Moore, OK

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People in other states like to make fun of Oklahoma – we’re an easy target because of our slow dialect and our laid back way of life (no we don’t live in Teepees and ride our horses to work, let’s just get that out of the way first). There’s nothing particularly exceptional about Oklahoma as far as geography or landmarks or anything like that, but what is exceptional about this state is the people. There are lots of talented celebrities who hail from Oklahoma – singers, actors, athletes, politicians – but the real talent lies in the every day folks. My state has seen its share of disasters – everything from acts of nature to acts of terrorism – and every time there is a tragedy, you can count on one thing: my people will pull together and do whatever it takes to help a neighbor in need. It’s how we were raised, it’s what we do. 

The last 2 days have been terrifying and heartbreaking for my state. A tornado ripped through Shawnee on Sunday, then yesterday…yesterday another one demolished Moore, which is just outside of Oklahoma City. This tornado was a mile and a half wide and completely destroyed everything in its 2 mile path including an elementary school whose students are still unaccounted for. It doesn’t look good for them or their families. Last I saw, there were 24 souls lost, including 7 children. The death toll will most likely rise once the debris starts being cleared. This is not the first time this town has experienced a major tornado: on May 3, 1999 an F6 tornado tore through Moore on almost exactly the same path as this latest tornado. The wind speeds from that tornado were the fastest ever recorded and yesterday’s tornado most likely matched those speeds. 

My niece lives in Moore with her husband, but thankfully the tornado missed her house by a couple of blocks. She said there was lots of debris in her yard but there was no damage to her house (or her dogs). I can’t imagine losing her. I can’t imagine the total heartbreak that so many families are feeling today. It’s just too much to think about. 

But as I said before, the people of Oklahoma know how to step up to the plate and help each other. My brother in law is a doctor in that area and he stayed in Moore to help out last night. My friend’s son here in my town grabbed a buddy, filled the back of his truck with water and drove to Moore last night just so they could help. There are clothing and food drives being organized and people heading toward the destruction right now just to help out in any way they can. A tremendous amount of love and support is going to be showered upon a lot of hurting people today and in the days to come. For that we can be thankful. 

So others can make fun of us all they want. Laugh at our accents, chuckle at our ranching and farming heritage, crack jokes about our Indian-named towns…you won’t find a more kind-hearted or willing group of people any where else. I promise you that. 

Hug your kids extra-tight today, wave to your neighbors, give a smile to someone at the store today. Do whatever you can to spread some warmth and kindness today in honor of those who are hurting. 

If you would like to help, here’s how (from the American Red Cross website)People who wish to make a donation can support American Red Cross Disaster Relief, which helps provide food, shelter and emotional support to those affected by disasters like the recent tornadoes in Oklahoma and Texas as well as disasters big and small throughout the United States by visiting redcross.org, dialing 1-800-REDCROSS or texting REDCROSS to 90999 to make a $10 donation.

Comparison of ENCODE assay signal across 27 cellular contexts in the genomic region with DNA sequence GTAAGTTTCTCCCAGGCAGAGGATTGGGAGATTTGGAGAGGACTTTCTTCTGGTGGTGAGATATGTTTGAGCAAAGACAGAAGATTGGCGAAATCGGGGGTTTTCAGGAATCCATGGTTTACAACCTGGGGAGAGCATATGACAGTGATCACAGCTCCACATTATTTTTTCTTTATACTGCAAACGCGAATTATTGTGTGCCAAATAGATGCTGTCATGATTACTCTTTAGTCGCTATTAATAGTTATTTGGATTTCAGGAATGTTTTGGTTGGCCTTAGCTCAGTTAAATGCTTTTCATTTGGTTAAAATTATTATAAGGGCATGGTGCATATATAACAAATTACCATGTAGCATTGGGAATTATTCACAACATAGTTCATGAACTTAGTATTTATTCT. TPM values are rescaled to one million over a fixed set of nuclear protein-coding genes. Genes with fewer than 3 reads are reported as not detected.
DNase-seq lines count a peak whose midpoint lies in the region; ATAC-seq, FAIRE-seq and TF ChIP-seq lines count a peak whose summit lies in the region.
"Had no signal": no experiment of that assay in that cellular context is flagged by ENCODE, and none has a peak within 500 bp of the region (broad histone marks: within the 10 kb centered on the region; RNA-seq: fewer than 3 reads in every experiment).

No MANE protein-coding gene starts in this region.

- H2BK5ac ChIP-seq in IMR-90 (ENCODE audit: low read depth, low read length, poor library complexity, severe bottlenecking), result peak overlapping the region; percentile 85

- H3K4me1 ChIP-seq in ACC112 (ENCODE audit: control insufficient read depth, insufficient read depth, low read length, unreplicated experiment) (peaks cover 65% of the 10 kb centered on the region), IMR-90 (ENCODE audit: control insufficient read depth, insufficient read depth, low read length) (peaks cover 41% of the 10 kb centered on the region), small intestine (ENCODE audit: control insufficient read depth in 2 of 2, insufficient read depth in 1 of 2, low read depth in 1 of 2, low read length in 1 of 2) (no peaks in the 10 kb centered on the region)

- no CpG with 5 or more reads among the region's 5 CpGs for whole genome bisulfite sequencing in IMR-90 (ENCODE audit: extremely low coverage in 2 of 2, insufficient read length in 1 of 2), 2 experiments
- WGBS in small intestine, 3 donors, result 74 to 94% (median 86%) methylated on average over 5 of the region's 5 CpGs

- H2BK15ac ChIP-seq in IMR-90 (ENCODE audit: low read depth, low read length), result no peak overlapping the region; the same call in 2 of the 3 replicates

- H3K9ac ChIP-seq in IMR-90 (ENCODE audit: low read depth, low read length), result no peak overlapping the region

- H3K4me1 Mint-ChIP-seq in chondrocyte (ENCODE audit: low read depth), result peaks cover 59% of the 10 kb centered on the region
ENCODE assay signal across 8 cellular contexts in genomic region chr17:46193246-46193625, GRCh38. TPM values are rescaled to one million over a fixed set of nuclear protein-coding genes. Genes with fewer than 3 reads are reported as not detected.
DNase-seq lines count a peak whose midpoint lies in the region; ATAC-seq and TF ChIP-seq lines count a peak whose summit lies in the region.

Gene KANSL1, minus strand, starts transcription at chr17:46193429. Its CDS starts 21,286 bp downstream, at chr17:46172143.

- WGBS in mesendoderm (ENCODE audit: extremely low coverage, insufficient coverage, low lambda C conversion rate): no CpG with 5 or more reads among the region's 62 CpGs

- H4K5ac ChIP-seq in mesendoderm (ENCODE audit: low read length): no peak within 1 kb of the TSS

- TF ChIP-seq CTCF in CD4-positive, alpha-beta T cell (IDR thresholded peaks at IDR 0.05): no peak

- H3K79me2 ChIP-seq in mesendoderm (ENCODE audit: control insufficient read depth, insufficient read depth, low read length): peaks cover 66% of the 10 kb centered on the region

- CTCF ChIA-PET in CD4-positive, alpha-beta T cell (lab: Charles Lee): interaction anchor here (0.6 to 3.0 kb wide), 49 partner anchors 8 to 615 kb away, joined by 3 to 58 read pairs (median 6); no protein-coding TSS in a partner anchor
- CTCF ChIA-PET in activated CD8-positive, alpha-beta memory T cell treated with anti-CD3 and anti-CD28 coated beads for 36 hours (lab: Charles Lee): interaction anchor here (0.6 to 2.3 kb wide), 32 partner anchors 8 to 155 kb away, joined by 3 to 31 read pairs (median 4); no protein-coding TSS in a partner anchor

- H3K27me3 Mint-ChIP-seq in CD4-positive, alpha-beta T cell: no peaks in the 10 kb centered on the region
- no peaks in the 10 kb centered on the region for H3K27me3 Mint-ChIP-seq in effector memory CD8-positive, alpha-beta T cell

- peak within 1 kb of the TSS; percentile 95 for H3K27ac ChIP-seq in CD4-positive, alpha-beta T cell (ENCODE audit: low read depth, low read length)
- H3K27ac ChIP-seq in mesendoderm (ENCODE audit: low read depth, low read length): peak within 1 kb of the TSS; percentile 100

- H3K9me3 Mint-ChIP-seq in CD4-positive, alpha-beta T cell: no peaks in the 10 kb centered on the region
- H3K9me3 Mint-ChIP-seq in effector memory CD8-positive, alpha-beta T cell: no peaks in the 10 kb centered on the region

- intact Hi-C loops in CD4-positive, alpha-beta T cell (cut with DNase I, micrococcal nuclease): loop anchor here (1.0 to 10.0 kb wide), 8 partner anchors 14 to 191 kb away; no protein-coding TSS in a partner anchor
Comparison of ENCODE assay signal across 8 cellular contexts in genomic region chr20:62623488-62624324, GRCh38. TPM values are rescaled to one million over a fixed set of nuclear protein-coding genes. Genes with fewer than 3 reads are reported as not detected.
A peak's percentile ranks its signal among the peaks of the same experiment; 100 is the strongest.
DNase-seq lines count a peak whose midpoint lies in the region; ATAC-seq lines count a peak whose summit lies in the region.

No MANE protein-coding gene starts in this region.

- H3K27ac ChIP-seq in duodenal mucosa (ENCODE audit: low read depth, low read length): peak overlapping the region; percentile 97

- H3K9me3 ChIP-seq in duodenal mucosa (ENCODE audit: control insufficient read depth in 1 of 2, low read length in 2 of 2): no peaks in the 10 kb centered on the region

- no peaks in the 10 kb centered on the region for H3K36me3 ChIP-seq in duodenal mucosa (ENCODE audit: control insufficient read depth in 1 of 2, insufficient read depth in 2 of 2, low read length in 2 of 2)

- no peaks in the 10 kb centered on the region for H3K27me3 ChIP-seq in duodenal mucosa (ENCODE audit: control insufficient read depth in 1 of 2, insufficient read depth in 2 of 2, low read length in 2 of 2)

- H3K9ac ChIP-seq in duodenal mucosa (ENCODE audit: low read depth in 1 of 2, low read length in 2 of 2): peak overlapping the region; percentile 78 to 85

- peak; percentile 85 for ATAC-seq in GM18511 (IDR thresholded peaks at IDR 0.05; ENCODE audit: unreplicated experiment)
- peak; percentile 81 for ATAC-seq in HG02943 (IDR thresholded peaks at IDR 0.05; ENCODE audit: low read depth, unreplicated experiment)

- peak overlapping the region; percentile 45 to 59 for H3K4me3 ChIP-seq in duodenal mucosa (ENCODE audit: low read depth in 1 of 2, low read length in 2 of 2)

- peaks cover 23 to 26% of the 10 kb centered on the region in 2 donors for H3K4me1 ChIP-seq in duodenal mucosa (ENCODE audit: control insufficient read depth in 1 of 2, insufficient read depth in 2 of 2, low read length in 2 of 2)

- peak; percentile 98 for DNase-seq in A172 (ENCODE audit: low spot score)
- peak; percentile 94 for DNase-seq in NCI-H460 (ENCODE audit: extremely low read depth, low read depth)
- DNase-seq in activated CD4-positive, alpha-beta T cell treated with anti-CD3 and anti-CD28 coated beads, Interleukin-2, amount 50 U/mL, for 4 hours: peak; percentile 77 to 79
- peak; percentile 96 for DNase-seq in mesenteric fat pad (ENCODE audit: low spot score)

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12 thoughts on “Moore, OK

  1. “It’s just too much to think about.” — << That got me choked up.

    I'm so sorry for what they are going through.

    (If it's any small consolation, I've never heard of any Oklahoma jokes…)

  2. I am so glad your family is okay. I drove through Oklahoma City and Shawnee on my way to North Carolina for an internship when I was in college. I remember that (1) Oklahoma City is where we first heard Southern accents in people’s voices and (2) being amazed at how beautiful Oklahoma was. Green meadows (in Summer! CA is all brown by June), wildflowers, trees…”Wow…the Dust Bowl happened here?!?” Nope, not surprised that her people are responding beautifully. Praying that everyone there receives peace and healing. ❤

  3. Lyn Smith

    I just found your blog today and as another 40-something woman wanting to lose weight, I look forward to reading about your journey. More importantly today…my thoughts and prayers are with everyone in Oklahoma.

  4. Kyra Wilson

    *hugs* Jill

    (and I haven’t heard of anyone making fun of Oklahoma folks? Kansas maybe, with lots of Wizard of Oz references, but not Oklahoma?)

  5. My daughter and I are both scheduled to give blood. We have to wait a couple weeks (she just had wisdom teeth removed) but it is scheduled and on the calendar.

  6. debby

    I was so worried when I saw the tornados were in Moore. I thought that was where you lived–but I knew you had a family connection there. I’m so glad your niece is okay. I’ve seen what a huge tornado can do–I moved to Wichita Falls the year after they had a mile-wide one.

  7. We have family in Midwest City, and I remember the one in 1999 as well. No one is making fun of Oklahoma right now. The country’s thoughts are with all the victims and their families. As your neighbor in Texas, I am keeping you in my thoughts.

  8. Good to hear your family are ok, Praying for you as you go through this terrible time, hope everyone can start to get their lives back on track soon

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